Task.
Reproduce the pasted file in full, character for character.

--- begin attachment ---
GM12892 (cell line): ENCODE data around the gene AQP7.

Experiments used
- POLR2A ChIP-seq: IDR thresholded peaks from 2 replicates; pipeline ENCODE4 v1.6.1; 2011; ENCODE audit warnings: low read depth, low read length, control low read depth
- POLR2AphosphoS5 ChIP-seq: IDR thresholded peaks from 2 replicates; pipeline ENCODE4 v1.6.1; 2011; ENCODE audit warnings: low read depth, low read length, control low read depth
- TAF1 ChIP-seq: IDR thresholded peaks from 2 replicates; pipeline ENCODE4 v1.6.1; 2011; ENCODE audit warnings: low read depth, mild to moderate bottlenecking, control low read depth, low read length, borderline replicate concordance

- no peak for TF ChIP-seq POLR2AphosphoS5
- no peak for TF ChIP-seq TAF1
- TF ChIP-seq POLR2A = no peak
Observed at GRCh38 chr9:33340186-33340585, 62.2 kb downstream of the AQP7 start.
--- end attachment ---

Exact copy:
GM12892 (cell line): ENCODE data around the gene AQP7.

Experiments used
- POLR2A ChIP-seq: IDR thresholded peaks from 2 replicates; pipeline ENCODE4 v1.6.1; 2011; ENCODE audit warnings: low read depth, low read length, control low read depth
- POLR2AphosphoS5 ChIP-seq: IDR thresholded peaks from 2 replicates; pipeline ENCODE4 v1.6.1; 2011; ENCODE audit warnings: low read depth, low read length, control low read depth
- TAF1 ChIP-seq: IDR thresholded peaks from 2 replicates; pipeline ENCODE4 v1.6.1; 2011; ENCODE audit warnings: low read depth, mild to moderate bottlenecking, control low read depth, low read length, borderline replicate concordance

- no peak for TF ChIP-seq POLR2AphosphoS5
- no peak for TF ChIP-seq TAF1
- TF ChIP-seq POLR2A = no peak
Observed at GRCh38 chr9:33340186-33340585, 62.2 kb downstream of the AQP7 start.